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On the second day of the event, we finally got down to business of looking at data. But what are we looking at?
I’ve explained at length below. Feel free to reply if you have any questions!—Rep. Jonathon Hill.
A packet capture is simply a digital record of a packet of data that is transmitted on a computer network.
These packets contain:
- The data being transmitted itself, which may or may not be encrypted
- The addresses of the sender and recipient computers
- The timestamp the packet was sent
- Other information about the data, such as format of the request, and the requested format of the response
When Mike Lindell claims to have multiple terabytes worth of PCAPs, that is potentially significant for the following reasons:
- It could show intrusions into election systems.
- It could show that the election systems themselves were illegally connected to or accessed from the internet.
- It could provide proof that votes or vote counts were altered.
So far, I still have not seen the first byte of packet capture data, but I’m told that there are still people in the back trawling through it.
Hopefully they will let me back there to watch them work.
A new type of data, hitherto unmentioned, was unveiled today: forensic images of a hard drive from a Mesa, CO Dominion voting machine from before, during, and after the election.
A whistleblowing Mesa County clerk’s office was raided yesterday while she was en route to speak at the Symposium.
A forensic image is an exact digital copy (a snapshot, essentially) of a hard drive. This copy can be accessed just like a hard drive itself, but the contents cannot be altered.
Hacker/whistleblower Ron Watkins (CodeMonkeyZ) and other tech experts opened two of these forensic images and explored them on screen.
The audience participated by watching and asking questions.
What kinds of data are of interest?
- Three years worth of Microsoft Internet Information Server 10.0 access logs spanning 2019-2021 were discovered, demonstrating that web server software ran on the machine during that period of time.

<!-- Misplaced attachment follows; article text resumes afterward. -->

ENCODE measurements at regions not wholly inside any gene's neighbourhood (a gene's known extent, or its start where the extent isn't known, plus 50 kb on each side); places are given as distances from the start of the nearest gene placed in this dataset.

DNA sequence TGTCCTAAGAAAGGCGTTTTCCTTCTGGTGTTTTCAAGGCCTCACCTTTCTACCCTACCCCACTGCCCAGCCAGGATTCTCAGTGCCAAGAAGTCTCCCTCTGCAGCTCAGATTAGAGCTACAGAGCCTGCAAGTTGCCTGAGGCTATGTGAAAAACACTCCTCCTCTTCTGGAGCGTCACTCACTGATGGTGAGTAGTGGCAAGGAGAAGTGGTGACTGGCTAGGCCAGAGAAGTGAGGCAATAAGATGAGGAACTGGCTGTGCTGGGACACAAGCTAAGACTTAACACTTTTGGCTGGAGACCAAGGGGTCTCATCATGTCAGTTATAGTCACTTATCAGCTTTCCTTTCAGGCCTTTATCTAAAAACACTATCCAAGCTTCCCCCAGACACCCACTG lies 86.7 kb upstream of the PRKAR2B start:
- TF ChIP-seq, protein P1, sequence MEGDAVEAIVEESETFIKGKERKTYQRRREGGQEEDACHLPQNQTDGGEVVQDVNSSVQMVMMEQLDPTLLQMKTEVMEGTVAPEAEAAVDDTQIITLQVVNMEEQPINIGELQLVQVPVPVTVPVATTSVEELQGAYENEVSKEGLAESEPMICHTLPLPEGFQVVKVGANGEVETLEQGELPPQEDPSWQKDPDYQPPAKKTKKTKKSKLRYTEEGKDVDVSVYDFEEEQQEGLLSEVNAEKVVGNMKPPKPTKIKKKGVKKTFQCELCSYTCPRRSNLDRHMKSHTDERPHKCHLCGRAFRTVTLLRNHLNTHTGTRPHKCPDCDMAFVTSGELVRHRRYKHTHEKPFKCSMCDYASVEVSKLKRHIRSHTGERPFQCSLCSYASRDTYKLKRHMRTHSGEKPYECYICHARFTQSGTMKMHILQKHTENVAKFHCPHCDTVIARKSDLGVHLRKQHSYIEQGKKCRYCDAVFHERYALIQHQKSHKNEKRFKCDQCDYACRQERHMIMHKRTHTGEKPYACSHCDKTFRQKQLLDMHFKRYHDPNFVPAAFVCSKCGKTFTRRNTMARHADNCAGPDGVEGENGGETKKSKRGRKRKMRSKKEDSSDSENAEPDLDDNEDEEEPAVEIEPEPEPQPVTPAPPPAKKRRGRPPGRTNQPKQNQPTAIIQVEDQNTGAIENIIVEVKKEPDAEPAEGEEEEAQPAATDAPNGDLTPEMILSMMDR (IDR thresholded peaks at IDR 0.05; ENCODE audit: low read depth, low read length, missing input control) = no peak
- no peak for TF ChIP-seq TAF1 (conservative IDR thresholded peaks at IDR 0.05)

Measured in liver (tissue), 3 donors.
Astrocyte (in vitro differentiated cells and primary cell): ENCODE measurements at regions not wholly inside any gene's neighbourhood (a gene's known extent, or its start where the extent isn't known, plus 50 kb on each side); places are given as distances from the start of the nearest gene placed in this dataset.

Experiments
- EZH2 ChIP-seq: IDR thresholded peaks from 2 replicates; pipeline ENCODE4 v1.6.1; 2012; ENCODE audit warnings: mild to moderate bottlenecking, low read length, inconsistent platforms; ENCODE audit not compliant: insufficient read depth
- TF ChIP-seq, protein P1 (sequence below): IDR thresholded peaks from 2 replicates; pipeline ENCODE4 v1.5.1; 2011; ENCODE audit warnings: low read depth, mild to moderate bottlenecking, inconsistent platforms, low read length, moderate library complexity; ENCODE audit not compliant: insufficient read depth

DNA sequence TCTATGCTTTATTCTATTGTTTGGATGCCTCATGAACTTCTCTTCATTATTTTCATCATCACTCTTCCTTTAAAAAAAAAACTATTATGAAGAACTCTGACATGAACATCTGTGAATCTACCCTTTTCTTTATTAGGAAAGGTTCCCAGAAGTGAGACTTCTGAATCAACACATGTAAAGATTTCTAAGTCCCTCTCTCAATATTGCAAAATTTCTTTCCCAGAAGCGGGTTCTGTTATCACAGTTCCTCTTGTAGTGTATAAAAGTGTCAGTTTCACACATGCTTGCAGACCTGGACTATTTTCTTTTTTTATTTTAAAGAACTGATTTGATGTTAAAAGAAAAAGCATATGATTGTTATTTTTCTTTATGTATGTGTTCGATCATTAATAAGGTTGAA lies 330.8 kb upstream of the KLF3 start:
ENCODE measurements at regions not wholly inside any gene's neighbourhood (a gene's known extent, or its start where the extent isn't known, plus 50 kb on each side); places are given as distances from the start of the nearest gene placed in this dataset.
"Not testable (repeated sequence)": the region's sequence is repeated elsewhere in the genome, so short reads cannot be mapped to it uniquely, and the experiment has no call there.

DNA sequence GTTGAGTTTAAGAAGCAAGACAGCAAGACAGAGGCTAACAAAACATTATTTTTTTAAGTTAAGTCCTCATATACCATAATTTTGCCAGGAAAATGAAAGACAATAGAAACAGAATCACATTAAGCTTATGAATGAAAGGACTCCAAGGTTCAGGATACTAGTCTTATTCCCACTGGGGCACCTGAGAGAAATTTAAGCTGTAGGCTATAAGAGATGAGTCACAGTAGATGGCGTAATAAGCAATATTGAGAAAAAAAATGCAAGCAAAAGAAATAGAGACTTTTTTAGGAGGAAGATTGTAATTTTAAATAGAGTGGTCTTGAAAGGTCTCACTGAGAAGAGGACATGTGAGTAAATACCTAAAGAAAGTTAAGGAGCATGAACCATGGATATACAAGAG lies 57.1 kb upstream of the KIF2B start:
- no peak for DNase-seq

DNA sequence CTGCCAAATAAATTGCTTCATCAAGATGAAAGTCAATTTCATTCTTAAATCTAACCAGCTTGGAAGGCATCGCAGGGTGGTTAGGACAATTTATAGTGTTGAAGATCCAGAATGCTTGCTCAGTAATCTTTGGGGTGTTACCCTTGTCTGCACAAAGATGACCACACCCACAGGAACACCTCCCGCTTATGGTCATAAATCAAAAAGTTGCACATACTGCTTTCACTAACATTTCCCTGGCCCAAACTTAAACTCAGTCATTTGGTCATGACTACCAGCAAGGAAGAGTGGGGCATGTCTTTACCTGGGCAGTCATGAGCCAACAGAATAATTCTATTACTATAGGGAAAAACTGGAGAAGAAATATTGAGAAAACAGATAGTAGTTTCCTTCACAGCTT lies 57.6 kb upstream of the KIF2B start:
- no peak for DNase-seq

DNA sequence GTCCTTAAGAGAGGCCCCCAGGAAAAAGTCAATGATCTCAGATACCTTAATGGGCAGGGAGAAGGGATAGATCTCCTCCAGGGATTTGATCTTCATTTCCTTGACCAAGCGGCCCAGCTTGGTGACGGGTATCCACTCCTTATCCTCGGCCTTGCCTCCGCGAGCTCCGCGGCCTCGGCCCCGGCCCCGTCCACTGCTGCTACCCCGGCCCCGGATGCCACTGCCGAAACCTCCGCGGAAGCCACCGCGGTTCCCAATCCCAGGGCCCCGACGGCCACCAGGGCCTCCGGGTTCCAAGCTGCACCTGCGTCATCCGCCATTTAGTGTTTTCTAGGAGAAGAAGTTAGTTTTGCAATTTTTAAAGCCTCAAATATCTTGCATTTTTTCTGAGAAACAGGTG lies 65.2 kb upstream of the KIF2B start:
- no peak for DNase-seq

- These logs demonstrate that a SOAP-based web service ran and was accessed multiple times on the machine. These requests come from IPv6 IP addresses, which suggests (but does not prove) that the origin of the traffic was another machine on a private network rather than the internet.
- Windows and Dominion software update logs should provide clues to the versions of the Windows operating system and software running, which can then be analyzed for known security vulnerabilities. These vulnerabilities could suggest the means of entry whereby a hacker could have gained access.
- These files control how the software operates and can turn certain features on or off.
- All configuration files need to be audited for any options that might enable or allow internet connectivity or remote access to the web services that were running on the machine.
- These are plain text files that contain a series of commands to alter configuration in an automated way.
- A VERY interesting file was found called RemoveRestrictions.bat was filed, which appears to disable encryption of the voter database on the machine. When run, the script outputs a message that says “Critical restrictions disabled.” Why would a file like this be present on the machine pre-update, and how did it get there?
- These files would likely contain all the voter data, votes and ballot data, staff logins, permissions, audit logs, and more.
- Database transaction logs, if present, would show each and every change to the database—how, when, and by whom. This data could be replayed to discover the sequence of events before, during, and after election day. Such data could be highly significant.
- With hints from the logs files and configuration files, it should be possible to find the files that make up the software of the Dominion system itself—especially the web services that were accessed.
- These files should provide clues as to the technologies and languages used to develop the software. Raw source code could be analyzed, and compiled software could be decompiled. With source code in hand, a software developer could analyze these files and correlate them against the access logs to see what actions were performed remotely, and when.
Don’t make me leave empty-handed
Thanks to certain contacts, I was able to chat with Professor David Clements during this examination of files.
I asked if Lindell’s team would be publishing copies of the data online for anyone to examine first hand, he waved at the screen and asked “what do you call this?”
In reply, I said, “it’s interesting, but not yet conclusive.”
This seemed to offend him, as if I’d insulted their work, but I hastened to explain:
“Before I can stake my reputation on something I need the opportunity to download and examine a copy of the data myself. If I can do this, you’ll have the biggest advocate you could possibly want in South Carolina.”
Hopefully I will be able to connect with one or more of the white-hat hackers on the team today and download a copy of either the PCAP data or the forensic images, or both.
If these data are real, they should have no problem sharing it, right?
What we do NOT need to prove
Remember, I came here to try to personally answer this question:
Was the 2020 election hacked?
To put this question to rest, I need first-hand evidence. Evidence that I can see, touch, and interact with.
Here’s what doesn’t need to be proven to me, however:
We must do much more to protect the integrity of future elections.
You can count on me to be an advocate for the strongest possible election laws and systems.
I was an advocate for paper hand-countable ballots long before November 2020, and will continue to advocate for secure elections regardless of what transpires this week.
Rep. Jonathon Hill